In 2007, Bishop Marc, with the help of curator and visual artist Mel Ahlborn, transformed the walls Diocesan House — the administrative offices of the Diocese of California — into an art gallery. Portraits of former bishops have been replaced with exhibits from artists within DioCal or connected to a DioCal ministry. Each exhibit offers a visual reminder of the diocese’s commitment to both contemplation and action. Bishop Marc states, “bringing these creative works inside on a regular basis helps people understand that this is a house, a home for our hopes and aspirations in the Diocese of California.”
Located in Diocesan House at 1055 Taylor Street, San Francisco
Gallery hours: Tuesday through Thursday, 11 a.m. to 4 p.m.
ring the doorbell; appointments welcome
For further information and inquiries about exhibiting work, contact Bill Van Loo, Gallery 1055 coordinator, firstname.lastname@example.org
Opens Thursday, November 17, 2016
I am an artist based in the San Francisco Bay Area who specializes in the intersection of art and science. I create with the intent of transforming how people view the human experience of disease, allowing room for celebration of the imperfect body. My practice emerged after I was diagnosed with Multiple Sclerosis; undergoing numerous brain scans to track the progression of my disease, I initiated a deep fascination with the architecture of the brain.
I reinterpret these frightening yet mesmerizing images, using my brain scans to describe the ever- changing experience of living with a progressive disease, with the goal of expanding the visual language of illness. My diagnosis has allowed me to integrate neurotechnology into my artwork. Through printmaking, mixed media, and textiles I transform my scans into vibrant landscapes, challenging how society views illness.
On view through March 2016
Sunday Morning — What Remains presents images by photographer Bill Van Loo that pose a question: After six days of labor, what remains? Van Loo’s process begins with discovery during early morning Sunday runs. He uses an 8"x10" view camera, and successful images are scanned from negatives and digitally printed on archival paper. All are shown as diptychs and triptychs that invite the viewer to engage with — through color, composition, and content — the contrast and comparisons of wealth and poverty.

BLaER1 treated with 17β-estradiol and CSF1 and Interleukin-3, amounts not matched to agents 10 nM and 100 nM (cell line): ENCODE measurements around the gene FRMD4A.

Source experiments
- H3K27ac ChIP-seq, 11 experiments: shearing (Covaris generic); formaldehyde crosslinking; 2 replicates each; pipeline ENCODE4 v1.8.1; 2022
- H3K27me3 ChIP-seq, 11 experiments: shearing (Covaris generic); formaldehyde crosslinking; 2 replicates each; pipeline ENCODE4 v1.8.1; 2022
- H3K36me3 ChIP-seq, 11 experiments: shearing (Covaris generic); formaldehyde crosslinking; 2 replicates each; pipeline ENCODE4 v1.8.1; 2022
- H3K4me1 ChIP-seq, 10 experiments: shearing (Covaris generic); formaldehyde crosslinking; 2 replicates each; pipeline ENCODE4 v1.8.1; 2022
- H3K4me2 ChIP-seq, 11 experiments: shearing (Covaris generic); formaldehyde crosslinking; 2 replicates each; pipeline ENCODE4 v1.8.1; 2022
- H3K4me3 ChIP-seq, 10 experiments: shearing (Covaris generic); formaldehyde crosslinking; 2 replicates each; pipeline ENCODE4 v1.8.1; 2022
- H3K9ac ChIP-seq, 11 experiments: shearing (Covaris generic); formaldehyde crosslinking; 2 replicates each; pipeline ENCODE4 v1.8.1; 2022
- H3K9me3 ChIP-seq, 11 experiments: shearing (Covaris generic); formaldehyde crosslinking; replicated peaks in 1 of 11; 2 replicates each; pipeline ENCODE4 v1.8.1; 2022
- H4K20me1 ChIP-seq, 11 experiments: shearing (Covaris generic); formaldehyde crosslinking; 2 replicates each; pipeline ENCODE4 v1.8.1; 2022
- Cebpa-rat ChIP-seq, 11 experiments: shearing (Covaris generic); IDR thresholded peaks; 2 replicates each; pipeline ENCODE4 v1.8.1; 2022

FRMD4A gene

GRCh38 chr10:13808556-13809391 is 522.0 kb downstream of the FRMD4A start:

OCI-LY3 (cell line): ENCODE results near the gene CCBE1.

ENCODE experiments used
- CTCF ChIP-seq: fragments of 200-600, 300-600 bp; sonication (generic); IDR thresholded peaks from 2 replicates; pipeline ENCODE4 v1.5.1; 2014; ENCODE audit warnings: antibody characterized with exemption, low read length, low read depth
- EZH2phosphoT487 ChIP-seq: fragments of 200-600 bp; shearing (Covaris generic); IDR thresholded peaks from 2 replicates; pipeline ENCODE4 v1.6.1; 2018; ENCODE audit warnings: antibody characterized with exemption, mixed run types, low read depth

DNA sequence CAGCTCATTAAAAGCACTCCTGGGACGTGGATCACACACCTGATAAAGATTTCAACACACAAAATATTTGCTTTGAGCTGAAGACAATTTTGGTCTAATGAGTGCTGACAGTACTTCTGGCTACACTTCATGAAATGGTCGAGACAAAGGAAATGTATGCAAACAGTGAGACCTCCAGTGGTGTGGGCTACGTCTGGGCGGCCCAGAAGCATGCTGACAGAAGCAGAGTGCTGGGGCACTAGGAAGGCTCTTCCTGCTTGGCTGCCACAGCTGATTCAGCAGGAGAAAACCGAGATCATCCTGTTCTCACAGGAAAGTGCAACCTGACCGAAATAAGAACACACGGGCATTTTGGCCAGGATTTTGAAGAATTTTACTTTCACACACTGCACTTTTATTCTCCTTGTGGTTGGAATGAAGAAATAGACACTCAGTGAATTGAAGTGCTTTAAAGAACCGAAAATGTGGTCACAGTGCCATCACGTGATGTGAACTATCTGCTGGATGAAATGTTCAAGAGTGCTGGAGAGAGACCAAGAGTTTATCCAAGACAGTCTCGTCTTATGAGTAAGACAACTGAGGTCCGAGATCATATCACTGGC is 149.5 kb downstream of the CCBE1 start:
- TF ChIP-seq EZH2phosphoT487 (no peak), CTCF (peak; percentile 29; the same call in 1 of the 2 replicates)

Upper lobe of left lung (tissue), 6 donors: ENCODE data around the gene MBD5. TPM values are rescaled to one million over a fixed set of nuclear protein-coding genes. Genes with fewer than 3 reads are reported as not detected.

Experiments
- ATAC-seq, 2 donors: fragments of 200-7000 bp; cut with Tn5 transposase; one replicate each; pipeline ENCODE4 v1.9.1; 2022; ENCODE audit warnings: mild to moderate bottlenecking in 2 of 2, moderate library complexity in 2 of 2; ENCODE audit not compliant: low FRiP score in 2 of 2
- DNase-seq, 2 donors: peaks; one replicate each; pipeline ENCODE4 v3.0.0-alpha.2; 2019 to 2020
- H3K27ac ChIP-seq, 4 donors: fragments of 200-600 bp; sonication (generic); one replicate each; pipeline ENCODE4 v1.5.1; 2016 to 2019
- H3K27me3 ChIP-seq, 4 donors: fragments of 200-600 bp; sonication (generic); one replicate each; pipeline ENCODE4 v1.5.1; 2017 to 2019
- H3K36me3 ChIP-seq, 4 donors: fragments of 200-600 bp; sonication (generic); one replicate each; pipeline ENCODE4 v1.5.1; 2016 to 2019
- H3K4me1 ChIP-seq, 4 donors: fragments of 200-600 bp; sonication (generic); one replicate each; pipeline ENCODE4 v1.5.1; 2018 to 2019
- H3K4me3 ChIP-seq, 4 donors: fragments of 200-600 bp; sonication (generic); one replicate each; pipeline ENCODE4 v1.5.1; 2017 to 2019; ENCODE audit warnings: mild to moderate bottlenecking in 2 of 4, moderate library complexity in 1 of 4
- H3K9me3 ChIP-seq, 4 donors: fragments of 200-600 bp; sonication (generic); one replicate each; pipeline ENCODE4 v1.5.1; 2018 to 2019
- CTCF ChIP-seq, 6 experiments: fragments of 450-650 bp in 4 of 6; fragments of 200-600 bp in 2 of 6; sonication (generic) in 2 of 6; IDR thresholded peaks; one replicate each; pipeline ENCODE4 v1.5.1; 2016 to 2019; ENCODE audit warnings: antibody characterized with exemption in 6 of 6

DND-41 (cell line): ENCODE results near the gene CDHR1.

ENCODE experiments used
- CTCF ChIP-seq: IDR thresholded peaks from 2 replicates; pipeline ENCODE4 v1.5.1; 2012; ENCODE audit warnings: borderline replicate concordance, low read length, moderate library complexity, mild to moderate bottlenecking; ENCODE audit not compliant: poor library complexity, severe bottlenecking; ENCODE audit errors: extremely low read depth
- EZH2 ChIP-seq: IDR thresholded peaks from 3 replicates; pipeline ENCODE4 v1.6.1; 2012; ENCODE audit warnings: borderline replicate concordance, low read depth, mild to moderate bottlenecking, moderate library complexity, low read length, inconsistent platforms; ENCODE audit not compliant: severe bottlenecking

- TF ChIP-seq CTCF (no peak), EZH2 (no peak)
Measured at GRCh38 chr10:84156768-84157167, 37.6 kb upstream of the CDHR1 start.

Carson Perez: Imagining Grace
Opening: Thursday, April 10, 2014 • 6 p.m. to 7:30 p.m.
Exhibit will run to September 12 (gallery hours above)
ON VIEW THROUGH MARCH 2014
Celebration — Thursday, December 12, 6 p.m. to 7:30 p.m.
The feast day of Our Lady of Guadalupe
Celebración — Jueves, 12 de Diciembre, 6 p.m. to 7:30 p.m.
El día de la fiesta de Nuestra Señora de Guadalupe
The Rt. Rev. Marc Handley Andrus, bishop of California, and Gallery 1055 are pleased to present the work of the Rev. Mary Moreno Richardson and The Guadalupe Art Program. The Rev. Mary has spent many years working with victims of human trafficking, undocumented immigrants, and women and children. She helps them to transform and empower their experiences of violence through art and by using of the image of Our Lady of Guadalupe in self-portraiture.
Left to right —
Elie (deported) | Maria (survivor of human trafficking) | Mary Clementine Ronstadt (with her mother)
My Love by the Rev. Mary Moreno Richardson
Rev. Mary with Dolores Huerta at St. Paul’s Cathedral, San Diego
Click here for gallery location and hours.
Opening reception: THURSDAY, FEBRUARY 21, 6 p.m. to 7:30 p.m.
Gallery 1055 is pleased to present recent work by The Bishop’s Ranch resident artist and teacher Lisa Thorpe (lisathorpe.com). This series represents new work Lisa has been creating on the iPad (modern). These digital drawings of the Sonoma countryside, nature, and still-life interiors are then printed on fabric and quilted (traditional). In addition, several pieces are printed on metal; a new print surface that mimics the bright and glowing quality of the iPad.
The exhibit will run
FEBRUARY 21 through MAY 31